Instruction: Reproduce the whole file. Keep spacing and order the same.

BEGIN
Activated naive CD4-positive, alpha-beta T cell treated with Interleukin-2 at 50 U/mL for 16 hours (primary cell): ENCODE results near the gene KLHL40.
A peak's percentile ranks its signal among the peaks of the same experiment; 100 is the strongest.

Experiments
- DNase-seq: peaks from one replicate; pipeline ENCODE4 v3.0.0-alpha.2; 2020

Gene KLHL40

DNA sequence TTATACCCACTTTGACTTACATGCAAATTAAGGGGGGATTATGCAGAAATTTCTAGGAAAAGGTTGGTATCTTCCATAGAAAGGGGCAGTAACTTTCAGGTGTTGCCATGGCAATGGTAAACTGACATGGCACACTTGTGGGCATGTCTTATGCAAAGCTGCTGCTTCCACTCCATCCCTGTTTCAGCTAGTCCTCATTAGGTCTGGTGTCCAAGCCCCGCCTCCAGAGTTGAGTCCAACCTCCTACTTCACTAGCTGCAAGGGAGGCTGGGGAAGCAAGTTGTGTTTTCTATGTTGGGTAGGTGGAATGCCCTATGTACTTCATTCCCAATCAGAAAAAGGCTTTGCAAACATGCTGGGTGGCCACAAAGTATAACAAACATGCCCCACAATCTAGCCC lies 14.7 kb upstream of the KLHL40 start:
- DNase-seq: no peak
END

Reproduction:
Activated naive CD4-positive, alpha-beta T cell treated with Interleukin-2 at 50 U/mL for 16 hours (primary cell): ENCODE results near the gene KLHL40.
A peak's percentile ranks its signal among the peaks of the same experiment; 100 is the strongest.

Experiments
- DNase-seq: peaks from one replicate; pipeline ENCODE4 v3.0.0-alpha.2; 2020

Gene KLHL40

DNA sequence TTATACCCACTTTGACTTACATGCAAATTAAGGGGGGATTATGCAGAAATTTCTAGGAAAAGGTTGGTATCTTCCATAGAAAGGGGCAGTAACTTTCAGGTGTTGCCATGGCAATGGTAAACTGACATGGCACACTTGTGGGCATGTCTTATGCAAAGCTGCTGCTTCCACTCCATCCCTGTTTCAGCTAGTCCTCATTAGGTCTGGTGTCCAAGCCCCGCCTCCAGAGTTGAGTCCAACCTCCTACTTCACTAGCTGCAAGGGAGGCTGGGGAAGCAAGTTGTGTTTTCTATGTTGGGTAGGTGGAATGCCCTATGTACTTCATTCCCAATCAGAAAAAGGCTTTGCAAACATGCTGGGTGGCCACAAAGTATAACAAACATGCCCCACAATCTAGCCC lies 14.7 kb upstream of the KLHL40 start:
- DNase-seq: no peak